Forthampton is a village in Gloucestershire, England in the Cotswolds area. The village is located three miles from the market town of Tewkesbury and features "a great number of interesting buildings", fine views, several duck ponds, a church, a collection of thatched cottages and farmsteads, a village hall and a village club. Forthampton was designated a Conservation Area in 2003 due to its special architectural and historic interest and appearance which it was desirable to preserve and enhance. Notable features of the village include extensive historic buildings clustered around farm houses situated at the centre of the village, the many roadside ponds and grass verges around and between buildings and significant panoramic views; the village forms a wide arc on rising, elevated ground well above the flood-plain of the Severn, from Hill End on the south to Sezincote on the east. Near the crown of the arc is the greatest concentration of houses and the church; the centre of the village is 175' above sea level affording fine views over the Severn Valley.
Forthampton is home to the church of St Mary the Virgin, grade II listed in 1955. The church is of significant historical interest and forms part of the wider Severnside Benefice, which comprises the Parishes of Chaceley, Deerhurst with Apperley, Tredington with Stoke Orchard and Hardwicke; the Benefice is set in the Severn Vale, is part of the Diocese of Gloucester. The church consists of a nave, north aisle, west tower, south porch; the tower is 13th-century with massive diagonal west buttresses and a stair-vice on the north-east corner. The tower has a plain parapet; the font is a memorial to Susan Plumtre who died in 1849. It is elaborately fashioned in marble. There is stained glass in the church - in the west window of the north aisle - by Clayton & Bell, 1862; the chancel was restored in 1864-66 by William Burges, who added the reredos, the altar rails, some stained glass. In the churchyard, there is stocks, west of the church; the post has manacles and stocks for three which have survived from 1787.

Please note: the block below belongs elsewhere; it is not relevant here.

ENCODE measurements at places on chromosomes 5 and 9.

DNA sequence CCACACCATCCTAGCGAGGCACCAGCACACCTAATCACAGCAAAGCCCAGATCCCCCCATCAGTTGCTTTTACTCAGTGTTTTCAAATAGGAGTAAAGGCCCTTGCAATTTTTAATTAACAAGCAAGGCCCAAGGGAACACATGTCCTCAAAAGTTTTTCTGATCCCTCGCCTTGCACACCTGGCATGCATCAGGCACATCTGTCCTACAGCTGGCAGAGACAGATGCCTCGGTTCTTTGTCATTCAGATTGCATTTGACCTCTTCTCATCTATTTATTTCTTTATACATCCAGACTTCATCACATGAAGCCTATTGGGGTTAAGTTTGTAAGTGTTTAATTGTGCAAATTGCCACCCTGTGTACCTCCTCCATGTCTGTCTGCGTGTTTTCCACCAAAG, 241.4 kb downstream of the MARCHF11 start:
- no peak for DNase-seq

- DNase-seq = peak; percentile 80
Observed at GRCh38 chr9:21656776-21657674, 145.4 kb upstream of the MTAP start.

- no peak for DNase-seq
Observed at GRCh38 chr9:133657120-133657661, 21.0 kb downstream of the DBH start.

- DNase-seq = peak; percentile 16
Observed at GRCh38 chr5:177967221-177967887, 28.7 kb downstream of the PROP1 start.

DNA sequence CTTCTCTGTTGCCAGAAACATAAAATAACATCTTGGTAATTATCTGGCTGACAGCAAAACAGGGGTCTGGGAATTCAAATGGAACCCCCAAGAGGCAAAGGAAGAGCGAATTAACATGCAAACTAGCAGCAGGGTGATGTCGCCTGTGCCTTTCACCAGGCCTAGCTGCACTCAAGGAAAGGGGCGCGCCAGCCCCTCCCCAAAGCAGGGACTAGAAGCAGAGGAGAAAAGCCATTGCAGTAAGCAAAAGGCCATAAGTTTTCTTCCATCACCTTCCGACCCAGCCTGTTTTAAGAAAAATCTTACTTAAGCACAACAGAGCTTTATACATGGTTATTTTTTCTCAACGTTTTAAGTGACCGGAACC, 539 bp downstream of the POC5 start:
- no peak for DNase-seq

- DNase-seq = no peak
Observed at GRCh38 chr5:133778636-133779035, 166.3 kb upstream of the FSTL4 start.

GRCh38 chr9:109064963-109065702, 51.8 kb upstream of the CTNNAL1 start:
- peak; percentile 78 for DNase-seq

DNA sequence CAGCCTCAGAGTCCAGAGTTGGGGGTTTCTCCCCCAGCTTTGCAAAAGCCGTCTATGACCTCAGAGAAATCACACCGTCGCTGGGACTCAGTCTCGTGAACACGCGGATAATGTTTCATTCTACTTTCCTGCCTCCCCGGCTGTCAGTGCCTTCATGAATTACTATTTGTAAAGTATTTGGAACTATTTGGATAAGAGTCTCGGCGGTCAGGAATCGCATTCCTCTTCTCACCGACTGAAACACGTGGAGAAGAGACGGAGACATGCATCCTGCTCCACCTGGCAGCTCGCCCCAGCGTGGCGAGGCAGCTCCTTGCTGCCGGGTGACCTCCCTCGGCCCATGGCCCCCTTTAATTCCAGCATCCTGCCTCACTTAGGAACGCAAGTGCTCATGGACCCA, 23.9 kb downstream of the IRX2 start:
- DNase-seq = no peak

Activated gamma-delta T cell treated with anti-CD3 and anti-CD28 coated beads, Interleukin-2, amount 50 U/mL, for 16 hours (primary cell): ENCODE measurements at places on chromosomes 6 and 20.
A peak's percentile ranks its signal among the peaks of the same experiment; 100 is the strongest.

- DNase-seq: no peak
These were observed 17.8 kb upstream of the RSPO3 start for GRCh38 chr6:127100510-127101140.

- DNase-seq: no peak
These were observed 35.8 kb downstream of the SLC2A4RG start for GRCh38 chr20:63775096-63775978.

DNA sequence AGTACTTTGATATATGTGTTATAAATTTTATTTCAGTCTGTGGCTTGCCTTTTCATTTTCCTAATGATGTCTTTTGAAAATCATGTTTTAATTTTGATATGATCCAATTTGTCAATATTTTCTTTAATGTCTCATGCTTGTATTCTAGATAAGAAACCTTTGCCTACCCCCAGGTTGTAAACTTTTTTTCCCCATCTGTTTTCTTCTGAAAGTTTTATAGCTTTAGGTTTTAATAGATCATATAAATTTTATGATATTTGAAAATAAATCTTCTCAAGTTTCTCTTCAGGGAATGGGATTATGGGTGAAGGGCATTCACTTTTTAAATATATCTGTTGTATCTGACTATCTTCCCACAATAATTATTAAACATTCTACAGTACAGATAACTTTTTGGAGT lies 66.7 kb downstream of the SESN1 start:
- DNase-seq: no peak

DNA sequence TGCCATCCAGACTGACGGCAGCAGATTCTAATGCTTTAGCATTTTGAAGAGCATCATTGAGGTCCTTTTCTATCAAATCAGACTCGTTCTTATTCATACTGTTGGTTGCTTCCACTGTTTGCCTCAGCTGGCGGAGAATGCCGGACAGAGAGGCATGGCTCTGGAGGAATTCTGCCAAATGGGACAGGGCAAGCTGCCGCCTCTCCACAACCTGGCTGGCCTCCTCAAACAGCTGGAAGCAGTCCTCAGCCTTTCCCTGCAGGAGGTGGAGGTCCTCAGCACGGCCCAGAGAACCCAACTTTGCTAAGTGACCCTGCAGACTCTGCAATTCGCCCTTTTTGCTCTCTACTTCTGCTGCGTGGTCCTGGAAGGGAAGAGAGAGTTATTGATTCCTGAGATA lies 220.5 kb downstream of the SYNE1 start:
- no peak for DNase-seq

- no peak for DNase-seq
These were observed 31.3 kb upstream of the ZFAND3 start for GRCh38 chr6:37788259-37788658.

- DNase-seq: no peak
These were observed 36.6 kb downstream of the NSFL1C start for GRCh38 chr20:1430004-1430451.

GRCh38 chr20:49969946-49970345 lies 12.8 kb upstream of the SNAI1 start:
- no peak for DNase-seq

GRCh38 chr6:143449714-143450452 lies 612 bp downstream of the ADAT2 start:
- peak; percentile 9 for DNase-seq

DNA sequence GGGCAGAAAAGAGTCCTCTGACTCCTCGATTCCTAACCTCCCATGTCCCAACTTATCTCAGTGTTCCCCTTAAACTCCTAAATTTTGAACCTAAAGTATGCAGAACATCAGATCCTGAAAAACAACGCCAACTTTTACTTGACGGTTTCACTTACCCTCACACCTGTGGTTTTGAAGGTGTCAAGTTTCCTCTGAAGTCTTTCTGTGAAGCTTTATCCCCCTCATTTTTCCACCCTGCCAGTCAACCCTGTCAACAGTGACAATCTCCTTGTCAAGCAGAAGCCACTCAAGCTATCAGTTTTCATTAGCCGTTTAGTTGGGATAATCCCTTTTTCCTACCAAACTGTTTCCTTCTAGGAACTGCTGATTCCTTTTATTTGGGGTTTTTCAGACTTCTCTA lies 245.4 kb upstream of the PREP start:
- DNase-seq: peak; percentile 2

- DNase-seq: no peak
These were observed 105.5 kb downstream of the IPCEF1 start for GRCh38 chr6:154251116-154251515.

At the bottom of the hill is the Pound Pond, believed to have been the ducking pool for scolding wives. Forthampton was owned by the Church, hence such street names as'Bishop's Walk' and'Church Lane'; the abbots of Tewkesbury used Forthampton Court as a residence from the mid twelfth to mid sixteenth centuries. To the east of the Church, a row of four almshouses by William Burges of 1863-64; the almshouses are Grade II listed buildings. Forthampton village hall is used for a range of social and community activities including hosting Parish Council meetings, WI meetings, coffee mornings, regular whist drive evenings and food and craft fayres. Other social events held in the village hall have included fish and chip suppers, BBQs and an Italian Evening; the hall has fine easterly views. A medieval residence of the Bishops of Tewkesbury with many subsequent alterations including work by Anthony Keck in the eighteenth century and substantial re-modelling and additions by Philip Webb in 1889-92. Forthampton Open Gardens is a popular biannual event during which many of the village's fine gardens are open to the public.